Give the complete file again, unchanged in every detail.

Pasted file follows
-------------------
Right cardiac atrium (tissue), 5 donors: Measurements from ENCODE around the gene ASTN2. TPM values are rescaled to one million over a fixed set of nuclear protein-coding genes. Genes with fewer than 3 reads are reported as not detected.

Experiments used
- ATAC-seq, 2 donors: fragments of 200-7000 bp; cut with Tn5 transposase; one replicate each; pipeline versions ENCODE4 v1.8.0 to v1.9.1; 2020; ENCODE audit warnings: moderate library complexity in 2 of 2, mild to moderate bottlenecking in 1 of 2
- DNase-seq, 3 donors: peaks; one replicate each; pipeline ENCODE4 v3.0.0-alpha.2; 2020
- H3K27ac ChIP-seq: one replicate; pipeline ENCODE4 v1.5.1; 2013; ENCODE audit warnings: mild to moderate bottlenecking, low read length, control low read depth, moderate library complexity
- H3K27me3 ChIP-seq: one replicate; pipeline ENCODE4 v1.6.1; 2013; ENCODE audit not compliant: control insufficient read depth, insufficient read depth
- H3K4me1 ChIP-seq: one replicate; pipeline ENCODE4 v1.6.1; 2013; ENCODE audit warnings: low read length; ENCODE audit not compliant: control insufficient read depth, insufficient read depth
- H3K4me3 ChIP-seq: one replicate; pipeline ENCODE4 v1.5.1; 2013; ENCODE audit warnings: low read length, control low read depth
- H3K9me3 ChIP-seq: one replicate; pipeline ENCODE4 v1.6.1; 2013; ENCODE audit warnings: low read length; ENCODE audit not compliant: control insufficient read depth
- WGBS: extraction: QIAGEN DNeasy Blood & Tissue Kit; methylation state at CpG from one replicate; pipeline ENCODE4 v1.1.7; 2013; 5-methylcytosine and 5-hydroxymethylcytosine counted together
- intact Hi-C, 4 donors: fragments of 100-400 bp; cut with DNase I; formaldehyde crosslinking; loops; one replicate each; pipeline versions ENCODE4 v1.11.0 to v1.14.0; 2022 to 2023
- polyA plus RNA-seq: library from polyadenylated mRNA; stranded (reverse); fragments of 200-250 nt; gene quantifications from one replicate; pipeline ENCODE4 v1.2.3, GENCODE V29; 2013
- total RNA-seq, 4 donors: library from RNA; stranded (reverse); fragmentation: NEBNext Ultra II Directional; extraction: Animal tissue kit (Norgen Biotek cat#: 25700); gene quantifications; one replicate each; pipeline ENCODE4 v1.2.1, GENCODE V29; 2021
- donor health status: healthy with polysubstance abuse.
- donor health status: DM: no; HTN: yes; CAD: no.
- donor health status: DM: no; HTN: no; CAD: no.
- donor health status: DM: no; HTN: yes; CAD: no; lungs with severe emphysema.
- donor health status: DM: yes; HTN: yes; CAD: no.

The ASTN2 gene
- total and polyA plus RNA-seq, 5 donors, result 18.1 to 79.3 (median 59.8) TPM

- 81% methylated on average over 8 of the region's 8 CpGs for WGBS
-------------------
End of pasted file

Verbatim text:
Right cardiac atrium (tissue), 5 donors: Measurements from ENCODE around the gene ASTN2. TPM values are rescaled to one million over a fixed set of nuclear protein-coding genes. Genes with fewer than 3 reads are reported as not detected.

Experiments used
- ATAC-seq, 2 donors: fragments of 200-7000 bp; cut with Tn5 transposase; one replicate each; pipeline versions ENCODE4 v1.8.0 to v1.9.1; 2020; ENCODE audit warnings: moderate library complexity in 2 of 2, mild to moderate bottlenecking in 1 of 2
- DNase-seq, 3 donors: peaks; one replicate each; pipeline ENCODE4 v3.0.0-alpha.2; 2020
- H3K27ac ChIP-seq: one replicate; pipeline ENCODE4 v1.5.1; 2013; ENCODE audit warnings: mild to moderate bottlenecking, low read length, control low read depth, moderate library complexity
- H3K27me3 ChIP-seq: one replicate; pipeline ENCODE4 v1.6.1; 2013; ENCODE audit not compliant: control insufficient read depth, insufficient read depth
- H3K4me1 ChIP-seq: one replicate; pipeline ENCODE4 v1.6.1; 2013; ENCODE audit warnings: low read length; ENCODE audit not compliant: control insufficient read depth, insufficient read depth
- H3K4me3 ChIP-seq: one replicate; pipeline ENCODE4 v1.5.1; 2013; ENCODE audit warnings: low read length, control low read depth
- H3K9me3 ChIP-seq: one replicate; pipeline ENCODE4 v1.6.1; 2013; ENCODE audit warnings: low read length; ENCODE audit not compliant: control insufficient read depth
- WGBS: extraction: QIAGEN DNeasy Blood & Tissue Kit; methylation state at CpG from one replicate; pipeline ENCODE4 v1.1.7; 2013; 5-methylcytosine and 5-hydroxymethylcytosine counted together
- intact Hi-C, 4 donors: fragments of 100-400 bp; cut with DNase I; formaldehyde crosslinking; loops; one replicate each; pipeline versions ENCODE4 v1.11.0 to v1.14.0; 2022 to 2023
- polyA plus RNA-seq: library from polyadenylated mRNA; stranded (reverse); fragments of 200-250 nt; gene quantifications from one replicate; pipeline ENCODE4 v1.2.3, GENCODE V29; 2013
- total RNA-seq, 4 donors: library from RNA; stranded (reverse); fragmentation: NEBNext Ultra II Directional; extraction: Animal tissue kit (Norgen Biotek cat#: 25700); gene quantifications; one replicate each; pipeline ENCODE4 v1.2.1, GENCODE V29; 2021
- donor health status: healthy with polysubstance abuse.
- donor health status: DM: no; HTN: yes; CAD: no.
- donor health status: DM: no; HTN: no; CAD: no.
- donor health status: DM: no; HTN: yes; CAD: no; lungs with severe emphysema.
- donor health status: DM: yes; HTN: yes; CAD: no.

The ASTN2 gene
- total and polyA plus RNA-seq, 5 donors, result 18.1 to 79.3 (median 59.8) TPM

- 81% methylated on average over 8 of the region's 8 CpGs for WGBS